Justice Department Calls Apple's Privacy Case Stance a 'Marketing Strategy'

The United States Justice Department today asked a federal judge to compel Apple to comply with the court's original order that would force the company to help the FBI hack into the iPhone of San Bernardino shooter Syed Farook. In the filing, shared by The New York Times, the DOJ calls Apple's refusal to help "a marketing strategy" that "appears to be based on its concern for its business model."

The DOJ bases this assertion on Apple's past cooperation, when it provided data from devices that ran earlier versions of iOS when ordered to do so via search warrant. Prior to iOS 8, Apple had the tools to extract data from locked iOS devices. With the release of iOS 8, Apple stopped storing encryption keys for devices, making it impossible for the company to access data on devices running iOS 8 or later.
Based on Apple's recent public statement and other statements by Apple, Apple's current refusal to comply with the Court's Order, despite the technical feasibility of doing so, instead appears to be based on its concern for its business model and public brand marketing strategy.
The government has demanded Apple create a tool that would allow the FBI to more easily hack into Farook's iPhone 5c through brute forcing the passcode, something that's quite different than the orders that Apple has complied with on pre-iOS 7 devices. Apple has been asked to develop a new version of iOS software that would do the following:

- Eliminate the auto-erase function that wipes an iPhone if the wrong passcode is entered 10 times.
- Eliminate the delay that locks the FBI out of the iPhone if the wrong passcode is entered too many times in a row.
- Implement a method that would allow the FBI to electronically enter a passcode using software.

Apple has publicly stated its intention to oppose the order, saying it sets a "dangerous precedent," a statement echoed by several technology companies that have come out in support of Apple. Apple believes that fulfilling the "chilling" request will lead to similar unlocking requests in the future or a general demand to weaken encryption on electronic devices.

Following an extension granted yesterday, Apple still has several days to formulate an official response to the court's demands. Apple is expected to argue that the order goes beyond the powers granted to the government by the All Writs Act, a key law that's being used in the case.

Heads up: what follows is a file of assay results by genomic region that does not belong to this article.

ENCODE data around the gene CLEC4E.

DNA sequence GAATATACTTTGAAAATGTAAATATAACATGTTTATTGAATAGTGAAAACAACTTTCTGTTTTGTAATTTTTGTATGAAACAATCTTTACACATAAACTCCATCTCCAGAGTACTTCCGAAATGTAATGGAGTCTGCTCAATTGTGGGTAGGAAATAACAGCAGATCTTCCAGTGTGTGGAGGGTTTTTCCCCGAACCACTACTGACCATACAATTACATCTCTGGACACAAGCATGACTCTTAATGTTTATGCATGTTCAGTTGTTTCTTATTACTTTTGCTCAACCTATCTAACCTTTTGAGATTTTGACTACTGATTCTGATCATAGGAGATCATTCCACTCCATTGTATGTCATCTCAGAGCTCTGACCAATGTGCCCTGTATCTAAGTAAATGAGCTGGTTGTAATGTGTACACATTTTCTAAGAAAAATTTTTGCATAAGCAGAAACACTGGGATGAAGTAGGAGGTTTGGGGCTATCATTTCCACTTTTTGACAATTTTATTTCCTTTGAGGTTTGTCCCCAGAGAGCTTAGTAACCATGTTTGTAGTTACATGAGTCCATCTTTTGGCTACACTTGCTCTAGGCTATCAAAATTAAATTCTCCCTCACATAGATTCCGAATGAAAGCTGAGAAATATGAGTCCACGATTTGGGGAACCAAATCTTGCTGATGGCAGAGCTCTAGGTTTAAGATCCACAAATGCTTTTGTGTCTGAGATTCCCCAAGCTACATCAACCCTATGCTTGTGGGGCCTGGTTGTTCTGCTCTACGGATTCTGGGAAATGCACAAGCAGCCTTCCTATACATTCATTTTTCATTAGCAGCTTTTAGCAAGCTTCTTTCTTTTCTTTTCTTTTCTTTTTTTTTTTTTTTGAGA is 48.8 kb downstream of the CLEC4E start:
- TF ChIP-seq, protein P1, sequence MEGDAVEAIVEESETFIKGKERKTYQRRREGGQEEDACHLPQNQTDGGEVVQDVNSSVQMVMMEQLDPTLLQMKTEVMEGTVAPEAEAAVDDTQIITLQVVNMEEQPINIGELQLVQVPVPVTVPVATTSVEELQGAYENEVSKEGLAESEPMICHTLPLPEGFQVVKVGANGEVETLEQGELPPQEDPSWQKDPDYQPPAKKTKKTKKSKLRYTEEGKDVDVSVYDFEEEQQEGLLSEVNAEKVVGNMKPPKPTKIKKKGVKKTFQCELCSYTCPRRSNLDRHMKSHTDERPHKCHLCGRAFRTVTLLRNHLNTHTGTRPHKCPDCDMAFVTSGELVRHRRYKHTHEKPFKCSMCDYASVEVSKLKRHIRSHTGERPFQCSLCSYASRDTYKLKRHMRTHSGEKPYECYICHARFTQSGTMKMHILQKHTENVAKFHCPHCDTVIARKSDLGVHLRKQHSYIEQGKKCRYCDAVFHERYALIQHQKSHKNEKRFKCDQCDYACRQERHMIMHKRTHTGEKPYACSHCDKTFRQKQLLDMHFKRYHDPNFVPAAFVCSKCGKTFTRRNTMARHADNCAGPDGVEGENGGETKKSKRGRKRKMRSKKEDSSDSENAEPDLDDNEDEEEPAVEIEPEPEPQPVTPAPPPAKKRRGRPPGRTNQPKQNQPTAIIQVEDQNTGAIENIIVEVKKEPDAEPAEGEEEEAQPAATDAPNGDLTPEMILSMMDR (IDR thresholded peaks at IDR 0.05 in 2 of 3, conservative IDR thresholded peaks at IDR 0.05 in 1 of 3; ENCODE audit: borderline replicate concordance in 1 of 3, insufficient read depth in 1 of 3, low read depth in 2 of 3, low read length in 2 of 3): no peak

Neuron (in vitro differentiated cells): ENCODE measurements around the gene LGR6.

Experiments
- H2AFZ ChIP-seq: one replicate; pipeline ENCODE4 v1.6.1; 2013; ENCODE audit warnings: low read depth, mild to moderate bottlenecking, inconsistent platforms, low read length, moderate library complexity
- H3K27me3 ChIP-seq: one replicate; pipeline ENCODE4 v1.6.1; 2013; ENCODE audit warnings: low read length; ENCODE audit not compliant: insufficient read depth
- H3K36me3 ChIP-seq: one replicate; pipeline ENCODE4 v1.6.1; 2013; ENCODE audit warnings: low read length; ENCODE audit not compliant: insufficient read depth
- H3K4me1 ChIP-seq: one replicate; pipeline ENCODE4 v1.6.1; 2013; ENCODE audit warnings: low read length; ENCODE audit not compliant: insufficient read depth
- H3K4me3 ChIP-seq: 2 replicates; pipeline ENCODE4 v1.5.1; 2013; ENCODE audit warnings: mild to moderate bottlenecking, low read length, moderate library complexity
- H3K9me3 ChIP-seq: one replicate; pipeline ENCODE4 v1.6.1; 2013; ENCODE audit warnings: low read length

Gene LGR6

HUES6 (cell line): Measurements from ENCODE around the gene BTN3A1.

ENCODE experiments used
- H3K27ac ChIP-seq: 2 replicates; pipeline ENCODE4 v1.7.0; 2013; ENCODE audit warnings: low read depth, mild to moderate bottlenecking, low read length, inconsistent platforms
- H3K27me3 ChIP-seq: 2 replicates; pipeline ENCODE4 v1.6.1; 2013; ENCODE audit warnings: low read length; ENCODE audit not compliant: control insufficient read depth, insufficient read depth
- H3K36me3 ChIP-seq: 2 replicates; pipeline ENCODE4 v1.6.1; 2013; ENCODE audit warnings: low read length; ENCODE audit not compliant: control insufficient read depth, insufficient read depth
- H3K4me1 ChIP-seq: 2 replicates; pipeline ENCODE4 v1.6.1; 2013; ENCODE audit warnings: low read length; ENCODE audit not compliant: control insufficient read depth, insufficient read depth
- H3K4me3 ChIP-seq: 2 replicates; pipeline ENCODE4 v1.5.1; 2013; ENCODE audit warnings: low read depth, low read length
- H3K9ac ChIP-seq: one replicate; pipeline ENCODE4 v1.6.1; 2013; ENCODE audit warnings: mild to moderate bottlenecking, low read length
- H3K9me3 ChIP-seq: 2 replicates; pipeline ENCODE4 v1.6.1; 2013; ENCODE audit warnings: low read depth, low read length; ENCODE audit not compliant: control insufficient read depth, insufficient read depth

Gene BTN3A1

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Top Rated Comments

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51 months ago
"a marketing strategy" as in not betraying their customers' privacy.
Rating: 38 Votes
51 months ago
They may call it all they want, but that doesn't change the fact that Apple is protecting all their users' privacy.

If there's a way to open that iPhone without creating a way for hacking the iPhone that could be misused by others, Apple may consider it. For now, it's too dangerous.
Rating: 28 Votes
51 months ago
Call it however you want, US governement, but Apple won't budge an inch.

They're acting like children, not receiving what they wanted and then insulting Apple out of anger.
Rating: 27 Votes
51 months ago
Trump has said to boycott all Apple products. I really hate this guy..
Rating: 20 Votes
51 months ago
A marketing strategy even though Apple has consistently emphasized the security of iOS for years?
Rating: 19 Votes
51 months ago
Of course it is... Still, it is the right thing to do.
Rating: 15 Votes
51 months ago
The government screwed up and they want Apple to be the fall guy.


The Apple ID password linked to the iPhone belonging to one of the San Bernardino terrorists was changed less than 24 hours after the government took possession of the device, senior Apple executives said Friday. If that hadn’t happened, Apple said, a backup of the information the government was seeking may have been accessible.

Now congress has asked the FBI director and Tim Cook to testify on Capitol Hill. I hope Apple has hired top notch PR and legal firm to handle this.
Rating: 14 Votes
51 months ago
If you'd like to support Apple's stance on privacy, there is a White House petition at https://petitions.whitehouse.gov/petition/apple-privacy-petition
Rating: 12 Votes
51 months ago
Why aren't more people questioning what exactly could be on this phone that would be of value or that the government doesn't already have via other means? This was not this guys personal phone (which he destroyed), this was a government issued phone owned by the county.


Journalists: Crucial details in the @FBI v. #Apple case are being obscured by officials. Skepticism here is fair:

Rating: 12 Votes
51 months ago

Tim Cook should be thrown in jail for instructing his company to ignore a lawfully issue order from a judge.

There is no ifs, ands, or buts about it regardless of your stance on encryption.

American is a country of laws, laws which make it the greatest nation the planet has ever seen. Tim Cook decides it is his right to break the social contract we all agree to as part of being in a civilized society.

Hey, maybe I will just stop paying taxes because it is my human right not to pay taxes. Lets see how far that goes.

Cook hasn't told anyone to ignore anything, and Apple was given a 3 day extension to comply. Apple is going to appeal it. Last time I checked that was legal.
Rating: 10 Votes

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